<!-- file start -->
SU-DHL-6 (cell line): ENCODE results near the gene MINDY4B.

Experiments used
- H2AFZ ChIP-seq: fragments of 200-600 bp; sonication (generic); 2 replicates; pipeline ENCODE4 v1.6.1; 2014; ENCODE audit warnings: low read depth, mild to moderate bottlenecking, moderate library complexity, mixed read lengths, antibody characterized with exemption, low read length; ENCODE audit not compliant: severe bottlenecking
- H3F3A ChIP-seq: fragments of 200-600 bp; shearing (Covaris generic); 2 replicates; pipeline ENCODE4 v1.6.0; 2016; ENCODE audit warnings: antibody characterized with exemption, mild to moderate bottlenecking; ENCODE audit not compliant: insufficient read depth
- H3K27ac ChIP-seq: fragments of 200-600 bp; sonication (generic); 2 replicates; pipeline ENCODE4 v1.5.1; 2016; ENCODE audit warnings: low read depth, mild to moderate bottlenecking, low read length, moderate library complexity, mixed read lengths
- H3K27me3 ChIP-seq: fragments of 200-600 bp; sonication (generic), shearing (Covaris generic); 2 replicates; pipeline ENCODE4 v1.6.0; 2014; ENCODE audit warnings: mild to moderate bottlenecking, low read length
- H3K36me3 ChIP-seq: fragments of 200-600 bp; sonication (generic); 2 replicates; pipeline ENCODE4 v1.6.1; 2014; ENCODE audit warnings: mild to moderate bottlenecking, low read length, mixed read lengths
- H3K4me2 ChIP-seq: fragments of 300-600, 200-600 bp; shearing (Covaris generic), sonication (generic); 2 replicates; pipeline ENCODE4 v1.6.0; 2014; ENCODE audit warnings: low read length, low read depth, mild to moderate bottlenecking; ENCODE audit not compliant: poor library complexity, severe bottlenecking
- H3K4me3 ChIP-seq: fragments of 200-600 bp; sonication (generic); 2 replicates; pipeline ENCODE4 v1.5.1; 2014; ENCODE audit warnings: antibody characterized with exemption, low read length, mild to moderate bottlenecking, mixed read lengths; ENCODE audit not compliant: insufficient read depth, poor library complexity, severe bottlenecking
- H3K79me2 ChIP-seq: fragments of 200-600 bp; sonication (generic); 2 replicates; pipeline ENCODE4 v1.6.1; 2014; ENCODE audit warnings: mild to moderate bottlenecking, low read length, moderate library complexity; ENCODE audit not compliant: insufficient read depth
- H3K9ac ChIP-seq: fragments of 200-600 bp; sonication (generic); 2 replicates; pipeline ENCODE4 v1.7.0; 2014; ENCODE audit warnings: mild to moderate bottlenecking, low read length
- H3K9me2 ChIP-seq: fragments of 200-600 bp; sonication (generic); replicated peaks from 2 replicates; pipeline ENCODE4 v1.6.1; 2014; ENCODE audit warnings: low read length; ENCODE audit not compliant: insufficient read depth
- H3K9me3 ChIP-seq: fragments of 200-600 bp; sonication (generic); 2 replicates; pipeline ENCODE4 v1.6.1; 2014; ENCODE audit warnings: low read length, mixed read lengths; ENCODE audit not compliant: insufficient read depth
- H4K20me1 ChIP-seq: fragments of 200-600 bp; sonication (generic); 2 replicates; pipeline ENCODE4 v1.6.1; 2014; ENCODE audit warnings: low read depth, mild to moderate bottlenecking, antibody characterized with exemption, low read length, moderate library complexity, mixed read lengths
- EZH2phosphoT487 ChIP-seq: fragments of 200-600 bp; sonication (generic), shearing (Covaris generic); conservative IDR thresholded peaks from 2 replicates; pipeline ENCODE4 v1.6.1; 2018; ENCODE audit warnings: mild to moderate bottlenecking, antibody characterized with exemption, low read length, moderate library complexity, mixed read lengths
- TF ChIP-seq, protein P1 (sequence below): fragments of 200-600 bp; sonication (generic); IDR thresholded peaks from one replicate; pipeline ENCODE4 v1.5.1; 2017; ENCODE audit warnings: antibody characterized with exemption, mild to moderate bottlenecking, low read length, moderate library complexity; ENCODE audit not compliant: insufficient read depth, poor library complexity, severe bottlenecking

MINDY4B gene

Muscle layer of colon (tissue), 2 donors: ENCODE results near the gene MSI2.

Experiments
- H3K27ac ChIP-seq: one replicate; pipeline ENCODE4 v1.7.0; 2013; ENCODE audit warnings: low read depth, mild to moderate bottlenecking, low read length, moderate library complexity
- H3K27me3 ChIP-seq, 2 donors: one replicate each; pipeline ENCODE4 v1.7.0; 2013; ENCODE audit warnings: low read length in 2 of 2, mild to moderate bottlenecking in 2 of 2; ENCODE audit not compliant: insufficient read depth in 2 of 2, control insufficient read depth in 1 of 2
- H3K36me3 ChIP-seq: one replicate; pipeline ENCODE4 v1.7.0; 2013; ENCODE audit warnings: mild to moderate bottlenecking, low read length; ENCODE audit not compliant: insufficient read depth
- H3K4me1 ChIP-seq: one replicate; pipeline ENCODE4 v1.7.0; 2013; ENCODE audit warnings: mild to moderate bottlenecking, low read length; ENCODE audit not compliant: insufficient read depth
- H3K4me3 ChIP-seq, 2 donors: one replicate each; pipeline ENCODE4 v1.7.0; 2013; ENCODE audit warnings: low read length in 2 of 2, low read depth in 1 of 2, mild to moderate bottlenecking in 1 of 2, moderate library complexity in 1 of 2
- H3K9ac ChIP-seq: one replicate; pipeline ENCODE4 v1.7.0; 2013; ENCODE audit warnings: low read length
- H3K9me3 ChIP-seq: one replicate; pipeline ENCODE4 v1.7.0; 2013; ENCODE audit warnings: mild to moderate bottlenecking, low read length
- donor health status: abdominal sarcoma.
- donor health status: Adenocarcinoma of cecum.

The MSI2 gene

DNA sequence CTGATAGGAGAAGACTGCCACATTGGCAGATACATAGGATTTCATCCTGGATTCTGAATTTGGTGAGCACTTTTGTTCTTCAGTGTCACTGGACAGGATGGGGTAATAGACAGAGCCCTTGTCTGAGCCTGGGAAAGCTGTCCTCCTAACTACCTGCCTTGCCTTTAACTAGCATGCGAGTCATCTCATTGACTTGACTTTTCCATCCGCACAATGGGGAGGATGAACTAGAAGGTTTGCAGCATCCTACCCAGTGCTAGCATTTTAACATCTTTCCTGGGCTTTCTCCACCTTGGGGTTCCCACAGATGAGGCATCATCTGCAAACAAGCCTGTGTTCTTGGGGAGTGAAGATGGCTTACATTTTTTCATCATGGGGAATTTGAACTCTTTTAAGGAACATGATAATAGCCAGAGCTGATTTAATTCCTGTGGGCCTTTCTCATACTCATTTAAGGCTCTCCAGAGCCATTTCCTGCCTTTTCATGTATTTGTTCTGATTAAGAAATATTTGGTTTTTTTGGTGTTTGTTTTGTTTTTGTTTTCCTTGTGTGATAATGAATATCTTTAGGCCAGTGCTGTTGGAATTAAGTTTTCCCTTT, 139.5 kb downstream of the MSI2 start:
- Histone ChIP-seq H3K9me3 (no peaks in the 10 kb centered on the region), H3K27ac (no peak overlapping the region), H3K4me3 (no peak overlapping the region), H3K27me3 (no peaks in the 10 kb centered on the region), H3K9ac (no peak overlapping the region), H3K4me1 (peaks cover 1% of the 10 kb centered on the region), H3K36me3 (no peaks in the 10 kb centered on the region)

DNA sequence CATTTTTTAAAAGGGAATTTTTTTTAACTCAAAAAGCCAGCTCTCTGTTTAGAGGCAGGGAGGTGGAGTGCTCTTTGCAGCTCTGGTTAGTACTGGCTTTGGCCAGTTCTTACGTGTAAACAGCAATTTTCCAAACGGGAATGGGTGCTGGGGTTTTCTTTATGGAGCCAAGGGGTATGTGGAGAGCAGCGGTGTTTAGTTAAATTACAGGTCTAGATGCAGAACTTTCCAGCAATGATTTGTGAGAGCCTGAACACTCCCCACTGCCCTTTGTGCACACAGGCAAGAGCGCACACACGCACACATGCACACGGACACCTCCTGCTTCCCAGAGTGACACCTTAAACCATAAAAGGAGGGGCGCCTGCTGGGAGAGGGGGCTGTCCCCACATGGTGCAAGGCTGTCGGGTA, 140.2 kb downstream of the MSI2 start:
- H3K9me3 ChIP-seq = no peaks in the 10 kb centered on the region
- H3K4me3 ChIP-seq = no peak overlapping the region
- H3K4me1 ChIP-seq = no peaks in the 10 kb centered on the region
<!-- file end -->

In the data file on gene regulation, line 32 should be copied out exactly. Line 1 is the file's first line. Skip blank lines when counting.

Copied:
DNA sequence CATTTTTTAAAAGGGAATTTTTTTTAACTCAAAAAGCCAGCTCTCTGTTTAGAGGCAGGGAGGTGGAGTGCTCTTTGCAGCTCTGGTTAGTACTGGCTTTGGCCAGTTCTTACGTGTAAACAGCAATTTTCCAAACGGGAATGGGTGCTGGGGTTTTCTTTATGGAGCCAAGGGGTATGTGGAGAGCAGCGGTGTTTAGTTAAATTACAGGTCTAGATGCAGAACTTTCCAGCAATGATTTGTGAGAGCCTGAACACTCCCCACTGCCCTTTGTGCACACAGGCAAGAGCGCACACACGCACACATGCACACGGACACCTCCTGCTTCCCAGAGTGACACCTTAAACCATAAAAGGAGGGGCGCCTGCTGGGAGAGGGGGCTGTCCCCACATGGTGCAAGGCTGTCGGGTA, 140.2 kb downstream of the MSI2 start: